MIX Creates Diversity at UCI

As freshmen, our first year at UC Irvine is a whirlwind of new living situations, making new friends, being an adult and making choices of what organizations to join on campus. For some of us, we become peer educators, find jobs, apply for internships or rush the Greek system. One of the unique outlets provided for UCI students is the ever present and ever growing cultural clubs. These clubs pull students together to celebrate and connect with others over their shared heritage and family backgrounds. With the rise of interracial relationships, a space became needed for mixed students who felt wrong only checking one ethnicity box. And so, from these dual cultural identities, the Mixed Student Organization was born.

The Mixed Student Organization was founded in 1997 in an effort to reform the application process for multiracial students. UC students can now check more than one box in the “race” sector of their applications. Formerly known as HAPA MIX and Mixed Student Organization, UCI M.I.X. (Multicultural Interracial Exchange) is now a social club devoted to integrating people of all  races together. For current president Michelle Maasz, this club has become an outlet for students of all backgrounds to come and explore the multiracial experience.

“Growing up, I feel like as kids we don’t realize that we are mixed race,” Maasz said. “For me, my mother is from the Philippines so I have this entire family history that I am not as in touch with or familiar with because I spent my childhood growing up here. Growing up, I hung out with a lot of white kids and that thought I was ‘so Asian.’ But when I moved to California and started hanging out with Filipino kids, they would say that I was ‘white washed.’ It is interesting that people identify you with different sides at different times in your life. This club is important because we never really fit anywhere.”

The goal of this organization is to create an open space for all races to come and feel like they don’t have to identify with one side of their background or the other. Instead of having to choose a side, they embrace all aspects that make up each other’s identity.

“It is important for people to explore what their identity is in college, regardless of the race that they are,” Maasz said. “When we come to college we are thrust into this entirely new environment and have the option to explore our identity and different cultures. A lot of people in this club are not mixed at all and became interested in it because they want a place to belong. With many of us being mixed kids we talk a lot about race, identity and the implications that being mixed race will have on the future generations.”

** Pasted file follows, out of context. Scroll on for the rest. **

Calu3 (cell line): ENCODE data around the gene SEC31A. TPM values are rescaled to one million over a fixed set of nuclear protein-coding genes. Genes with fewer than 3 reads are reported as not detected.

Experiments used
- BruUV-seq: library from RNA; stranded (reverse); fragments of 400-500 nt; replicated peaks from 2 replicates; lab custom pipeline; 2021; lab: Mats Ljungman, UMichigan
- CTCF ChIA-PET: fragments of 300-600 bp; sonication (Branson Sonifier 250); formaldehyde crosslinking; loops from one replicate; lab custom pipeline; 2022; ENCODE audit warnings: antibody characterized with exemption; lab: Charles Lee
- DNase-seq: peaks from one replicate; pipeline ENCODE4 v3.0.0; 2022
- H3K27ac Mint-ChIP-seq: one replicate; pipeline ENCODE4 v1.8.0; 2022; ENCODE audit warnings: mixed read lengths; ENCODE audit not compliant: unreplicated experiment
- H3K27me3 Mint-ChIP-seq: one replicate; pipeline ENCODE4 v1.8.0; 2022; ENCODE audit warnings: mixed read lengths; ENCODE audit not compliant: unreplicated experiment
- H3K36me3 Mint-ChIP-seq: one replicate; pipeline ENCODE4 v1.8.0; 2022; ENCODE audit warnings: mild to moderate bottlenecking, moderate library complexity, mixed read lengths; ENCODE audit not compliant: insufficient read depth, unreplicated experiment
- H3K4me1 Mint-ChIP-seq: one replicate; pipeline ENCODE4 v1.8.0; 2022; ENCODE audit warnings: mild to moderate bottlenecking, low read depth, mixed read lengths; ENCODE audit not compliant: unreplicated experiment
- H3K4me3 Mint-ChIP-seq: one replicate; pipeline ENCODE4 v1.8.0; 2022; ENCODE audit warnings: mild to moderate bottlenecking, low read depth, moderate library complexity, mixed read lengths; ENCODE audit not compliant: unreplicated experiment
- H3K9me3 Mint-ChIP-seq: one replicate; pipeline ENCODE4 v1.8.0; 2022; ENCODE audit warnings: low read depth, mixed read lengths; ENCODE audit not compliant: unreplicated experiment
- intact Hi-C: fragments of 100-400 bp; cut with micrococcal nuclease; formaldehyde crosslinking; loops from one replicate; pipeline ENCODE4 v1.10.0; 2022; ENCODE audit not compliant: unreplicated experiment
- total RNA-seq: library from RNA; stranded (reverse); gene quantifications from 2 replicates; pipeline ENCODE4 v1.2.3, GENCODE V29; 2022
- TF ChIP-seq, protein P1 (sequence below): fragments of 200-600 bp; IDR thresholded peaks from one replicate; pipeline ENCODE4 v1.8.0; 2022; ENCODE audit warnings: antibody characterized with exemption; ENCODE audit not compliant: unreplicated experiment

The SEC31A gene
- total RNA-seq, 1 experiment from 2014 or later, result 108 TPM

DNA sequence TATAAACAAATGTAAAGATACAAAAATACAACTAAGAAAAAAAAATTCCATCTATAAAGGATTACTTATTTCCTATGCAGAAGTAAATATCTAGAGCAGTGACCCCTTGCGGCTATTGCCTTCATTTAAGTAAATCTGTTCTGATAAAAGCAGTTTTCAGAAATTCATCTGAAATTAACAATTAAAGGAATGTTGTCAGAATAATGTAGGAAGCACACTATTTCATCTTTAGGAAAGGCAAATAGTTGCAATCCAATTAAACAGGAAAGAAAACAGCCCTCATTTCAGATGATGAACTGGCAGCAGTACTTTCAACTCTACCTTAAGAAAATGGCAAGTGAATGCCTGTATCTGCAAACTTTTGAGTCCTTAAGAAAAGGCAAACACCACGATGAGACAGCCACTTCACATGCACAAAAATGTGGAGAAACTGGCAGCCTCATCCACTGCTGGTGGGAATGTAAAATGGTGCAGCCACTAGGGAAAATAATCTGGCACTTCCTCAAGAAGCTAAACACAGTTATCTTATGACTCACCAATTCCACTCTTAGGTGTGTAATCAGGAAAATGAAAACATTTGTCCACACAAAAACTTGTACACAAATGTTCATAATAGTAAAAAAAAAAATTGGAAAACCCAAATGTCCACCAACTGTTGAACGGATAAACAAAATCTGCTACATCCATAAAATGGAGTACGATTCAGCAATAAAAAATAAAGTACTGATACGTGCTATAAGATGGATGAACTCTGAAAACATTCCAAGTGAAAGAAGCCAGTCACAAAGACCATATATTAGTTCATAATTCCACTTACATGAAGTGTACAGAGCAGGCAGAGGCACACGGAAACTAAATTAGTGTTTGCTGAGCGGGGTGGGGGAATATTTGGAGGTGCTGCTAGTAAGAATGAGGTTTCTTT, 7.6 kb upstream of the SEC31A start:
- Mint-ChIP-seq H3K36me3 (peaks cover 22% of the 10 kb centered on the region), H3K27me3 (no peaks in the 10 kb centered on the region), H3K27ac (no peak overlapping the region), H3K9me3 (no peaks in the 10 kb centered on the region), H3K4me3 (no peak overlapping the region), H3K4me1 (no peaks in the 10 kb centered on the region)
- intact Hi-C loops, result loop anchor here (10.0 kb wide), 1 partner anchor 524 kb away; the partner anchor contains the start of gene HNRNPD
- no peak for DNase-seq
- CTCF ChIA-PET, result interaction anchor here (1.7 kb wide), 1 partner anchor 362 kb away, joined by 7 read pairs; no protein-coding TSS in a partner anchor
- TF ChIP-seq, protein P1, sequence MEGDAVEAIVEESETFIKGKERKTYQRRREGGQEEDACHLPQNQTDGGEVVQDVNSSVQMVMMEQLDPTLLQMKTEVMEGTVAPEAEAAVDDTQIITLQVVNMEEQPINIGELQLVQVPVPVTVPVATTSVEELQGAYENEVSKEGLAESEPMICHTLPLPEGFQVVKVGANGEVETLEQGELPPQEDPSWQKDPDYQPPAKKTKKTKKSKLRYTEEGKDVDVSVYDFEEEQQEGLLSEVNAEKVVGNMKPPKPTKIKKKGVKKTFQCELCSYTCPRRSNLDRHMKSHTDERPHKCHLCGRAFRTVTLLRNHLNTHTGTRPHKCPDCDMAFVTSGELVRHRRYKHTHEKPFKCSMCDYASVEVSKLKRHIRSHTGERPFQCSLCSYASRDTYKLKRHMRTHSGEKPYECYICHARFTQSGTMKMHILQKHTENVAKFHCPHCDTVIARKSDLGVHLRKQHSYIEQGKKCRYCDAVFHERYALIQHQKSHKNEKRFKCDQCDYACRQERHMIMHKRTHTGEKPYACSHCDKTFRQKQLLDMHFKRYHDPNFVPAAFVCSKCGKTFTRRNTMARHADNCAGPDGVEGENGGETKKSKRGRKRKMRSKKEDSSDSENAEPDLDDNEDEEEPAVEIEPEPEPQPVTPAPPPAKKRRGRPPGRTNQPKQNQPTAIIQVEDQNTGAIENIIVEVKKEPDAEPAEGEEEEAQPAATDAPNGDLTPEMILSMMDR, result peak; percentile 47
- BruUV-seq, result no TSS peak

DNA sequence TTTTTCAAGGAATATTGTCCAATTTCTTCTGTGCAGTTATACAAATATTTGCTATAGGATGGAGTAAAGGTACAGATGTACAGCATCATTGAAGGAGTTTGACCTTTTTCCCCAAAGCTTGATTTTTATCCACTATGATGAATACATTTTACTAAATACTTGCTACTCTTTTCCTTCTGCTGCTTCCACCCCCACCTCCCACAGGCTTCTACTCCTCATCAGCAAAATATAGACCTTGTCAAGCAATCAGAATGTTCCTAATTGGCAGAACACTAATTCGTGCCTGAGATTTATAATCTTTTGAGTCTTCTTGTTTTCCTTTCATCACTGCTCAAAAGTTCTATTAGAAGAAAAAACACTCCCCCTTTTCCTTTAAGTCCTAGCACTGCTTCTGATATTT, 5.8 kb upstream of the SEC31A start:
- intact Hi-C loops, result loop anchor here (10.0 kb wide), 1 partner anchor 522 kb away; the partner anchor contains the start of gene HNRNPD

The Mixed Student Organization not only has social events and mixers like other clubs, but this year has also teamed up with the Be the Match club. This is an issue that directly impacts the mixed race community because it is harder for mixed-race kids to find a bone marrow match.

With a year of mixers, retreats to Palm Springs and Big Bear, collaborations with other cultural clubs on campus and a growth of membership, M.I.X. is looking forward to fostering a welcoming and all accepting place on campus for students who want to learn about different cultures while also getting to know people of all majors, backgrounds and years on campus.

“For mixed kids, we always have one foot in one door and one foot in the other. This club is a large group of friends that are familiar with your background and your multiracial experience,” said Maasz. “Our club is very open because maybe in our lives we felt like we didn’t have a nice our whole lives but now we do in this special little family.”

For more information, club meetings are held every Wednesday in Humanities Hall. Like their Facebook group at UCI M.I.X. for event details and meeting locations.